There is an art to watering a lawn. Water too much and your lawn will have deep—but sparse—roots. Water too little and your lawn will have many—but shallow—roots. The trick is finding the happy medium for your lawn. Consider watering your lawn early in the morning; the air is cooler and the winds calmer, so there will be less evaporation. 

Related: 10 Sprinklers to Quench Your Garden’s Thirst

Go for a Clean Cut

Mowing is not just a chore—done right, it’s one of the most effective ways to maintain healthy turf. Aim to take off no more than one-third of a blade’s height at once. This leaves enough leaf tissue so that the plant can continue photosynthesis. Start each season with a sharp blade for the cleanest cut.

Related: 9 Lawn Mowing Mistakes Everyone Makes

Choose the Right Mower

When choosing a mower, it’s important to consider both your needs and the needs of your lawn. Is your yard large or small? Are there many obstacles to navigate around? Are you able to push a mower for a long time? Consider your requirements and weigh the options before deciding on a manual, electric, or gas-powered mower, or, for larger yards, a riding mower or lawn tractor.

Related: 10 Top-Rated Lawn Mowers

Maintain Your Machine

Over time, all mowers will require maintenance—whether it’s sharpening the blades or changing the oil. A little bit of mow-how and maintenance can extend your mower’s life and save you from having to rush off to the garden supply store to buy a new one every few years. Follow these maintenance and safety tips to keep everything running the way it should.

Related: 11 Ways You’re Accidentally Ruining Your Lawn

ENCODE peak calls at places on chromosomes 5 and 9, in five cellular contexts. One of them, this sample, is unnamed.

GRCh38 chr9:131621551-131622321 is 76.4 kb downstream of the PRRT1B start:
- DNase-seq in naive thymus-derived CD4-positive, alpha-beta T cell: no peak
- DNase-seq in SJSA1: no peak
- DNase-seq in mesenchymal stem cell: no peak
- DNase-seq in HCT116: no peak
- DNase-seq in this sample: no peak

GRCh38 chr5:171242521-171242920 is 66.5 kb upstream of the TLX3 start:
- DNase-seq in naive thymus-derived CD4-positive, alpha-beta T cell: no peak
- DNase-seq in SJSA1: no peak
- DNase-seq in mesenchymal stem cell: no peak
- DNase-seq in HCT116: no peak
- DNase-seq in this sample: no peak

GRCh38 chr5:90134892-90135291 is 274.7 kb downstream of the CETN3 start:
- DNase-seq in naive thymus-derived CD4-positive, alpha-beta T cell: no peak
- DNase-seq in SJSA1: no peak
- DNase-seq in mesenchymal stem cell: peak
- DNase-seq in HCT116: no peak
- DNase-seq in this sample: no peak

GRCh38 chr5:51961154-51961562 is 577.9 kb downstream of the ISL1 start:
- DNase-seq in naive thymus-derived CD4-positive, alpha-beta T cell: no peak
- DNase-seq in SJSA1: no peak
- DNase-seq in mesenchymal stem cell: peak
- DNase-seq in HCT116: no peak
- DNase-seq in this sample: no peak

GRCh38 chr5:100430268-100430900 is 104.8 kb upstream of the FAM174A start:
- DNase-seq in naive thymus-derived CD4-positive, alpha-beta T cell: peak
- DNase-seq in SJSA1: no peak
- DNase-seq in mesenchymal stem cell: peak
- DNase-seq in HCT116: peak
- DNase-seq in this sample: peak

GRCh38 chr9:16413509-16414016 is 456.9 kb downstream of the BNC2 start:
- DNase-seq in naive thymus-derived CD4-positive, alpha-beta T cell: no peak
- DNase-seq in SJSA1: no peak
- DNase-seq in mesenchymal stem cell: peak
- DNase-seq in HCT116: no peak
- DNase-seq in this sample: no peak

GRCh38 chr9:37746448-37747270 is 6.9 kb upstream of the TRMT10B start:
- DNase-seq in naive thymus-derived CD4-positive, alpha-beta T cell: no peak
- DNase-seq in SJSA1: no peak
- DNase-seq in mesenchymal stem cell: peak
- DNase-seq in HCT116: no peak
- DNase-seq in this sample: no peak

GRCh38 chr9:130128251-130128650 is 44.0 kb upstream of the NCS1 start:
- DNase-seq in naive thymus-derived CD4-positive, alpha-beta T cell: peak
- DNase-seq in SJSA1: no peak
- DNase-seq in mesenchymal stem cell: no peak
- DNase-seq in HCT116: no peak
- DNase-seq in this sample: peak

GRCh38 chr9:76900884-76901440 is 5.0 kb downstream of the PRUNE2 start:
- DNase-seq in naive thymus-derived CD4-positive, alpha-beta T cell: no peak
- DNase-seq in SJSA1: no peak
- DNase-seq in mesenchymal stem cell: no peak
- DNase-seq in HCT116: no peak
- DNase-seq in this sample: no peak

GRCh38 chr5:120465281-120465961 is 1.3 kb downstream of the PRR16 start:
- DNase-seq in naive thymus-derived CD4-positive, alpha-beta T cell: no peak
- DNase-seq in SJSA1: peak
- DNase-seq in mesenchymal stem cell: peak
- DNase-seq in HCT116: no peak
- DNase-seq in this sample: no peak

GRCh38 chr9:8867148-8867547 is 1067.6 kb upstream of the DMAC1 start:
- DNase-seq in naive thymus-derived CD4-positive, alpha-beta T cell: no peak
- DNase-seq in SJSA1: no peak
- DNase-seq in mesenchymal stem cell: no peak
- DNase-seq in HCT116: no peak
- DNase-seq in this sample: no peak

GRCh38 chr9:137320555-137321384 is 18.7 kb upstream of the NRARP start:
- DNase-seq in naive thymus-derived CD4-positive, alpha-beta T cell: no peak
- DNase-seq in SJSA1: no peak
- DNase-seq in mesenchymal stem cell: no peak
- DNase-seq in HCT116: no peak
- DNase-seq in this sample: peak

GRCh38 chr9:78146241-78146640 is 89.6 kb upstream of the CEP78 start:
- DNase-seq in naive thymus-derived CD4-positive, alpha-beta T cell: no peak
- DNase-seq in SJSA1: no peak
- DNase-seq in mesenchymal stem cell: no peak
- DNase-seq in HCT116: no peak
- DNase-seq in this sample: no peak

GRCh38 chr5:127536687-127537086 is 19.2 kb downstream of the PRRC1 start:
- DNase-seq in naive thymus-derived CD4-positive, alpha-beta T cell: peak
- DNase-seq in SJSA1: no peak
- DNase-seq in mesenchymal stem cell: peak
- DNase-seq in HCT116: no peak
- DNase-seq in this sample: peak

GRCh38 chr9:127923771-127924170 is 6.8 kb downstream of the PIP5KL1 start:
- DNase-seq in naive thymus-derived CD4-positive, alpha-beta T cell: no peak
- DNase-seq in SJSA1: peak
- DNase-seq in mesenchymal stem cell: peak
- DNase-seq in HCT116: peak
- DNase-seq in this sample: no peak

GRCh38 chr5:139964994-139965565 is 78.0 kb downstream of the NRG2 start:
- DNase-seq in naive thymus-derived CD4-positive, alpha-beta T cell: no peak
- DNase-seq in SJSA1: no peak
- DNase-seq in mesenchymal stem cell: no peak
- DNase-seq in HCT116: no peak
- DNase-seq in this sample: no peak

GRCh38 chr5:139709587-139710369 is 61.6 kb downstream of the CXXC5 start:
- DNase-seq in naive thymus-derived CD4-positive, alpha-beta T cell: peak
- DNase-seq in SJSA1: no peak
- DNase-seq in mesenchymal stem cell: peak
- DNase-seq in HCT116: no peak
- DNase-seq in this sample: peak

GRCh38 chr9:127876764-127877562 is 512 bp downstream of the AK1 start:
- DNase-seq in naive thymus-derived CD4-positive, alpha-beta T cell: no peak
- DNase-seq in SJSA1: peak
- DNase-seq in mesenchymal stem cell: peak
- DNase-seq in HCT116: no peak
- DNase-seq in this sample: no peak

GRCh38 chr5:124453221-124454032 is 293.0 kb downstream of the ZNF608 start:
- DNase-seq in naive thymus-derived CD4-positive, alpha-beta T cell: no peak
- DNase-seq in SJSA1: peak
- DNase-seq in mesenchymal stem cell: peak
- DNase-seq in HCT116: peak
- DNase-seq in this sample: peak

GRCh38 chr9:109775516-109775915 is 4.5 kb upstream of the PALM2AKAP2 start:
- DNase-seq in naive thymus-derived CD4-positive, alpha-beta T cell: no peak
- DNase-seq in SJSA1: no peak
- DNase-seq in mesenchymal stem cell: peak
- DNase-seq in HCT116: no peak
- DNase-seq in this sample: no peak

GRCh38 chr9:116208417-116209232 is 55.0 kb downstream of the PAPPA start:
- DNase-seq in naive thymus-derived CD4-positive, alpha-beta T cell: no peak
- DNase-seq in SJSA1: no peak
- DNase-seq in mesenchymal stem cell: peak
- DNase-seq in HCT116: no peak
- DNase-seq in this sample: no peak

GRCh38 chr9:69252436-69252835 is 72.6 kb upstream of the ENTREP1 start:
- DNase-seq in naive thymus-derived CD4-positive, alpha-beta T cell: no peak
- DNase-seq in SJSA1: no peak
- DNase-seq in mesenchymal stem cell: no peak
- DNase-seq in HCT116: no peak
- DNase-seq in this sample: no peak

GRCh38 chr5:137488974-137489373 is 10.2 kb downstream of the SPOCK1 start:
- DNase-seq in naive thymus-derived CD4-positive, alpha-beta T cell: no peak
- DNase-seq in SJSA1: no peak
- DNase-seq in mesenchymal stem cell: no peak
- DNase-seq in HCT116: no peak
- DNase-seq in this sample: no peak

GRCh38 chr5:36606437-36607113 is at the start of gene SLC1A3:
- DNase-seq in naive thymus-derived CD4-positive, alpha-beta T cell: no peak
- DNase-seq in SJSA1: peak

In the Fall, Fill In

When fall comes, you’ll need to add a few new tasks to your lawn-care routine. Scratch up bare patches and put down some new seed to fill them in for next year. Consider using a natural fertilizer or compost tea that will work with the organisms in the soil to strengthen the roots, aerate the soil, and build your lawn’s resistance to drought.

Related: The Best Things You Can Do for Your Yard This Fall

Spring Into Lawn Care

When spring arrives, it’s time to get your lawn ready for the growing season ahead. You’ll need to aerate the soil if it has become compacted, and build up low spots with topsoil. This is also the time to put down pre-emergent herbicides to prevent summer weeds. A solution of corn gluten meal now—before weeds germinate—will stop them in their tracks.

Related: 7 Things Your Lawn May Be Trying to Tell You

Think About Alternatives

In America, lawns occupy about 50,000 square miles, and many yards are planted with nonnative grass species that require extensive upkeep. Consider opting for a grass alternative or a different ground cover that can help fill patchy lawns, prevent hill erosion, and save water.

Go Artificial

If your image of artificial turf is, well, artificialyou would do well to take another look. Today’s synthetic grass alternatives come in a variety of types, some of which have thatch and multifaceted blades that mimic the original. In addition to their realism, they are durable and stain- and fade-resistant, and require no mowing or watering.

Best Lawn Ever

Put these lawn care tips to practice for your best ever landscape.